Resorting to the use of video cameras as called for under SB 507 for the purpose of student safety in special-education classrooms is not an optimal solution. The best safeguard against abuse in the classroom is prevention, not after-the-fact accountability using video and audio recordings to document wrongful acts. Many educators and special-education advocates alike would tell you that resources would be better invested to address safety concerns through additional training for school personnel. And the best preventive measure of all, they also would tell you, is full staffing, so that there are multiple, well-trained professionals and paraprofessionals in the special-education classroom.
However, the legislature last session opted for video cameras, not for these other alternatives, and now we must deal with issues of implementation and interpretation of the law that was passed. It will be up to the legislature next session to decide if it is necessary to revisit this unprecedented law on videos in the special-education classroom.
Many questions and issues relating to implementation and interpretation of SB 507 have been reported by special-education teachers as they have examined this law. These include:
–Will funding for video cameras come out of already insufficient budgets for special-education instruction?
–How will districts securely store these confidential records?
–How will districts ensure that access to these video/audio recordings is limited only to the individuals and only for the purposes authorized by law? Will viewer logs be required to document that access is granted only to authorized individuals for authorized purposes?
–How will the privacy of students who are not the subject of an alleged incident be protected when a recording is to be released for viewing? Will districts be required to redact the images of these other students in the classroom? Isn’t there a federal FERPA issue here?
Educators welcome the provisions of SB 507 barring the use of video recordings for teacher evaluation and authorizing them to have access themselves to the videos if an alleged incident involves them. But other aspects of this law give many of them cause for concern.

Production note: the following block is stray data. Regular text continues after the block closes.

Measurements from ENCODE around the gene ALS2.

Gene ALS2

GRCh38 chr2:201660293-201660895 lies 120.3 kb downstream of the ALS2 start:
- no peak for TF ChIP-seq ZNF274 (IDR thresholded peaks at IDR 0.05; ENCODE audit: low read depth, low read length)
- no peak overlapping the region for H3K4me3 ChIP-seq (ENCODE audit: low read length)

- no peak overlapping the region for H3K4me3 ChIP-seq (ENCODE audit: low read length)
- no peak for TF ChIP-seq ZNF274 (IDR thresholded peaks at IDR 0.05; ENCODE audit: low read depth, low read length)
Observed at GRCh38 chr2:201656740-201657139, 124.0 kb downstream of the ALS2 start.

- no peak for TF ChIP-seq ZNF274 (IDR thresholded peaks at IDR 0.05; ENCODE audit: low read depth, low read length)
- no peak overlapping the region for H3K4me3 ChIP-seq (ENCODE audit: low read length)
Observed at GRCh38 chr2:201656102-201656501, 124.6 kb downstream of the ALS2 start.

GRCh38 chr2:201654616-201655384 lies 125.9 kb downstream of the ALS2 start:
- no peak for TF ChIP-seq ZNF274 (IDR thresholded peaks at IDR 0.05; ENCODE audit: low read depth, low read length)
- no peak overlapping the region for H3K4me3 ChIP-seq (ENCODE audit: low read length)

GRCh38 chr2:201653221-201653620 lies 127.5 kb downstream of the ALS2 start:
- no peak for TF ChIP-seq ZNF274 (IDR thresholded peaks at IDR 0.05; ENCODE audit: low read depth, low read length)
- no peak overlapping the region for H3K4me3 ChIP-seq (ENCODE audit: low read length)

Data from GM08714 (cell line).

Some are concerned that a parent could make spurious allegations of incidents indiscriminately, triggering access to and use of video recordings for a fishing expedition to search for footage that might be taken out of context and misinterpreted.
Some are concerned that the presence of video cameras could impede instruction, distracting some students or encouraging others to “act out” for the cameras.
Many of these types of concerns may or may not be allayed as experience with cameras becomes a matter of routine. But you should be aware, as you weigh your legislative responsibilities, that a significant number of special-education teachers are seriously offended by what they see as the assumption under SB 507 that special-education classroom teachers are routinely abusive. And many go further, like the teacher in Houston ISD who said: “If the cameras are in, I’m out.” We have to find a way to assure student safety without driving good, much-needed special-education teachers out of the classroom.
Texas AFT stands ready to work with the legislature and the Texas Education Agency to iron out issues under SB 507 requiring additional legislative and regulatory action. Thank you for considering our views.
Draft rules for implementation of SB 507 are expected to be published in several weeks by the Texas Education Agency. Texas AFT has been involved in stakeholder conversations with agency officials regarding the development of the rule proposal. Formal publication of proposed rules will trigger an opportunity for public comment and a possible public hearing at TEA. Look for further guidance soon from Texas AFT regarding opportunities to analyze and comment on the implementation of SB 507.